Module and Programme Catalogue

Search site

Find information on

2024/25 Undergraduate Module Catalogue

MICR1211 Introductory Microbiology

20 creditsClass Size: 150

Module manager: Dr Chris Randall

Taught: Semester 2 (Jan to Jun) View Timetable

Year running 2024/25

Pre-requisite qualifications

A-level (or equivalent) in Biology


MICR1210Introductory Skills in Microbiology

Module replaces

MICR1125 MICR1202

This module is not approved as a discovery module

Module summary

Microorganisms are constantly in the news, primarily because of their disease-causing properties. However, microbes also have an amazing array of positive attributes which contribute to the well-being and indeed enjoyment of humankind, particularly in the area of food production, development of antibiotics and soil fertility. Just where would we be without microbes? Find out more as we explore this microbial world we live in.


This module will introduce learners enrolled on Microbiology and Biological Sciences undergraduate programmes to Microbiology as an academic discipline, ensuring a grounding in foundational concepts that will be built upon in years two and three of their degrees. The module will relate microbial structures to their function(s), providing the basis for exploring how microorganisms interact and exploit both the environment around them and other organisms through symbioses. With these key concepts in place, learners will explore how we apply these concepts in two key areas:

* Learners will be introduced to microbial symbioses with humans, in particular the parasitism we know as infectious disease. Learners will use concept of the cycle of infection to explore the molecular and cellular biology of infection, and how this cycle can be used to predict (and therefore prevent) infection spread in individuals and populations.

* Learners will also explore how we exploit microorganisms for our own benefit, in areas such as food production, creating compounds (natural products) of value, ensuring the production of clean drinking water, and supporting biodiversity in terrestrial environments.

Learning activities will take place as in-person large-group lectures, with active learning opportunities embedded throughout for students to test and apply their understanding of concepts against questions and scenarios provided by staff. This will be supported with online resources created by the module team and external partners, and through practical classes and workshops as part of the Introductory Skills in Microbiology module.

Learning outcomes
On successful completion of the module students will be able to:
1. Describe the key structures of microorganisms, their function(s) and how this information can be exploited by humanity.
2. Describe the roles of microorganisms in water pollution; pest control; food production processes and food spoilage and preservation.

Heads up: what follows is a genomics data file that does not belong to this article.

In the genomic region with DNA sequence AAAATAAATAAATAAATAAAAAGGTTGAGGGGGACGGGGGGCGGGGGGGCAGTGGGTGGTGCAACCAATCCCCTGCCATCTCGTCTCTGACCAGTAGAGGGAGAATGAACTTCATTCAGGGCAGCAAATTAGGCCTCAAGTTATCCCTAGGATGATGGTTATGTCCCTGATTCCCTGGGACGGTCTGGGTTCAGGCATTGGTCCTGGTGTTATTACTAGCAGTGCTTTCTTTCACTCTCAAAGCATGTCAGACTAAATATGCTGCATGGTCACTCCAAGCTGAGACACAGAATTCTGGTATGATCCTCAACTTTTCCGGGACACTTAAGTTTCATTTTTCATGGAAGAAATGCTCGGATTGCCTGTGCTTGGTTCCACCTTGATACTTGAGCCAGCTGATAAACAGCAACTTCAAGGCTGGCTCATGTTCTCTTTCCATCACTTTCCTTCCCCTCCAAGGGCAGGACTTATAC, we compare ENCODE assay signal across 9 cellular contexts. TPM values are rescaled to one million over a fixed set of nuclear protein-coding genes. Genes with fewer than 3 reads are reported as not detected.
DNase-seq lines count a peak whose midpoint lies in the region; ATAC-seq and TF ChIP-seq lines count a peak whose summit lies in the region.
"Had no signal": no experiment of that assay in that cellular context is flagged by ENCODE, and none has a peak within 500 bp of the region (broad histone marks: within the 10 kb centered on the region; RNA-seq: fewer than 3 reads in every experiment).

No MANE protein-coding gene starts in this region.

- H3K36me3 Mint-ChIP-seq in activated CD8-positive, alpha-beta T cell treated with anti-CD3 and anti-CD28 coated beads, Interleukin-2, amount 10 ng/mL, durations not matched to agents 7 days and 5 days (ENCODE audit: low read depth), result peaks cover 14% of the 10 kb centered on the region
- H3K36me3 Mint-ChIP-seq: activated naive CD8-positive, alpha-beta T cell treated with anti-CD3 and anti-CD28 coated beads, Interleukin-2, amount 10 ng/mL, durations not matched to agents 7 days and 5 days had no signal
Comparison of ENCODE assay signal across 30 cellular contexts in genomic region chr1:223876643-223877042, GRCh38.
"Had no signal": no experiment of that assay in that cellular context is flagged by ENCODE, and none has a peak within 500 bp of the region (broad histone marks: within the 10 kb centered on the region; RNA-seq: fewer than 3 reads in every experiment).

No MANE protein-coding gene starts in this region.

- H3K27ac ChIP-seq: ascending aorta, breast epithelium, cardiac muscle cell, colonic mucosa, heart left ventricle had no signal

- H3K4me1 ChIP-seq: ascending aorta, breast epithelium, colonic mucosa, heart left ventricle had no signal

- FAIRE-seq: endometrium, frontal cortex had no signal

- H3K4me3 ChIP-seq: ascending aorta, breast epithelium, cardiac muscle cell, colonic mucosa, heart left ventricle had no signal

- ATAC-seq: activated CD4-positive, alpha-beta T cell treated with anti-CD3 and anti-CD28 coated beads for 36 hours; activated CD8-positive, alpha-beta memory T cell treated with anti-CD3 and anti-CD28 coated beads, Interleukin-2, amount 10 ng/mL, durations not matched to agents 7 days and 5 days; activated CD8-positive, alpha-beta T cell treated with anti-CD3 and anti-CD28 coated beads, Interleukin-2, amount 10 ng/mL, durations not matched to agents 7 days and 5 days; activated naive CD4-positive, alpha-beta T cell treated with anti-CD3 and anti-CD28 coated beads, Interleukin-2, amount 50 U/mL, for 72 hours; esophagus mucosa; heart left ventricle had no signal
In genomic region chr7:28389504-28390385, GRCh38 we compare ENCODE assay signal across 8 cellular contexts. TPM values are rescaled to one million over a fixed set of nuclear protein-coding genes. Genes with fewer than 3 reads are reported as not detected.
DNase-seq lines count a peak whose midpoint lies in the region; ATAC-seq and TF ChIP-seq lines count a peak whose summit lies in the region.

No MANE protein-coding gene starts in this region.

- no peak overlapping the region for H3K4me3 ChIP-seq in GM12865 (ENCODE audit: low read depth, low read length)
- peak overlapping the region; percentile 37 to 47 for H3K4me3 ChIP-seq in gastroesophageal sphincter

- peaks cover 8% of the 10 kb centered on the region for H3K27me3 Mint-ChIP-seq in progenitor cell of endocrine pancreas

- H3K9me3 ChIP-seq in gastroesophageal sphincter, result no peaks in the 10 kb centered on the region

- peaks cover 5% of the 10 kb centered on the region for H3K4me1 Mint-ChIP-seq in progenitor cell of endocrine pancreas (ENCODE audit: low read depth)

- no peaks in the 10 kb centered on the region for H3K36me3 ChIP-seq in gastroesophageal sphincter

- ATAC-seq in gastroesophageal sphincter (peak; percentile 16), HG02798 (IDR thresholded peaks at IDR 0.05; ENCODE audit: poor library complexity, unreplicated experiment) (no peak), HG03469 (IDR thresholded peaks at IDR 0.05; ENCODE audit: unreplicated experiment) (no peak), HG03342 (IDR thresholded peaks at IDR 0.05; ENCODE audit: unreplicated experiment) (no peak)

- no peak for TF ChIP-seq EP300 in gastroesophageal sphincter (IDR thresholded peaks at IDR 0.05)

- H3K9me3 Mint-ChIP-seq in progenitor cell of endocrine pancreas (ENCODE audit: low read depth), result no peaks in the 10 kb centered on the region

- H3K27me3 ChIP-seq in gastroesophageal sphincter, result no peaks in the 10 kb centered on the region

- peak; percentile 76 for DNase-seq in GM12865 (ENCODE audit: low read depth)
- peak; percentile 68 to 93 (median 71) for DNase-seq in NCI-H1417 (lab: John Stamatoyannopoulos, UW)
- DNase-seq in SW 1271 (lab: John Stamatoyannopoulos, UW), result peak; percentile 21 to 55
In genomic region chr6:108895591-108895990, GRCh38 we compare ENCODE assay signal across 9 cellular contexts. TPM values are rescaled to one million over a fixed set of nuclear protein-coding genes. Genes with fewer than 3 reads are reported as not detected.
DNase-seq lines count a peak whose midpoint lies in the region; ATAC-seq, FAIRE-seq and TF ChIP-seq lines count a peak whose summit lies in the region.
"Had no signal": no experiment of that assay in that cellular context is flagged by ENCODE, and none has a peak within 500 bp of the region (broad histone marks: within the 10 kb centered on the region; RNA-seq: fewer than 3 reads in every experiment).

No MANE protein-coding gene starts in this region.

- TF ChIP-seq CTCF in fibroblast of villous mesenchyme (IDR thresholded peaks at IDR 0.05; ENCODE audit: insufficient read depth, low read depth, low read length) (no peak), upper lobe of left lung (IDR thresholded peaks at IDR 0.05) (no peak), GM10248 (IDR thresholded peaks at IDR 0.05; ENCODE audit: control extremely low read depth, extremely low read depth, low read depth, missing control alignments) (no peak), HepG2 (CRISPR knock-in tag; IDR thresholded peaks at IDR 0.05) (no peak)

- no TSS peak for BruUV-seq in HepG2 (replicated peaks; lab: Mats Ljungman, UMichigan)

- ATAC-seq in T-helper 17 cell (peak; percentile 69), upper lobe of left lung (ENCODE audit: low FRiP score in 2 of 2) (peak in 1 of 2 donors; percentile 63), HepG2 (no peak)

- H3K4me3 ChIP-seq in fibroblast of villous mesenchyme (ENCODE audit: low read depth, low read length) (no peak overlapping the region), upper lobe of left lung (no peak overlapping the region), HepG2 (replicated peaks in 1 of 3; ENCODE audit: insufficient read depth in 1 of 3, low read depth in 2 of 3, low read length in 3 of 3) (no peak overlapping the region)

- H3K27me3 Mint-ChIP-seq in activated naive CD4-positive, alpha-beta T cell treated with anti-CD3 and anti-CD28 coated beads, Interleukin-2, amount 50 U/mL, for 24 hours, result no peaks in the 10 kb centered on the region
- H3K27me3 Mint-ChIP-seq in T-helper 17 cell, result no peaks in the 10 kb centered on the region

3. Use the cycle of infection to:
a. explain how microorganisms cause disease in individuals and populations,
b. identify appropriate infection control measures.
4. Apply knowledge of microbial metabolism, growth, and diagnostic tests to identify an unknown microorganism and/or define the environment it inhabits in nature.
5. Apply understanding of microbial symbioses in the natural environment to address relevant UN Sustainable Development Goals.


Introduction to Microbiology is broken down into eight distinct units, introducing learners to essential introductory concepts of Microbiology as a discipline. These Units comprise:
1. The world of bacteria
2. The world of viruses
3. The world of fungi
4. Interrogating the microbial world
5. Introduction to infectious disease
6. Treatment & prevention of infection
7. The microbiology of natural environments
8. The microbiology of food

Teaching methods

Delivery typeNumberLength hoursStudent hours
Private study hours167.00
Total Contact hours33.00
Total hours (100hr per 10 credits)200.00

Opportunities for Formative Feedback

This module will employ several approaches to ensure learners have continual formative feedback:
• In-class feedback through engaging with active-learning components of in-person teaching.
• Completion of End of Unit and revision question banks (with questions in a similar format to those found in summative assessments), and reviewing feedback comments (automated).
• Completion of a formative exam, identical in style to both summative assessments (i.e. fully invigilated, closed-book, timed assessment). This provides not only formative feedback on learner attainment against learning outcomes, but also allows learners to experience the exam environment – a hidden curriculum element for learners new to University.

Methods of assessment

Assessment typeNotes% of formal assessment
Online AssessmentIn-person, closed book. Assessment to comprise MCQ/MRQ (including single best answer, assertion/reasoning, matching) and 1-2 short answer question(s).50.00
Total percentage (Assessment Coursework)50.00

Normally resits will be assessed by the same methodology as the first attempt, unless otherwise stated

Exam typeExam duration% of formal assessment
Standard exam (closed essays, MCQs etc) (S1)1 hr 50.00
Total percentage (Assessment Exams)50.00

Assessment to comprise MCQ/MRQ (including single best answer, assertion/reasoning, matching) and 1-2 short answer question(s).

Reading list

The reading list is available from the Library website

Last updated: 29/04/2024 16:18:19


Browse Other Catalogues

Errors, omissions, failed links etc should be notified to the Catalogue Team.PROD

© Copyright Leeds 2019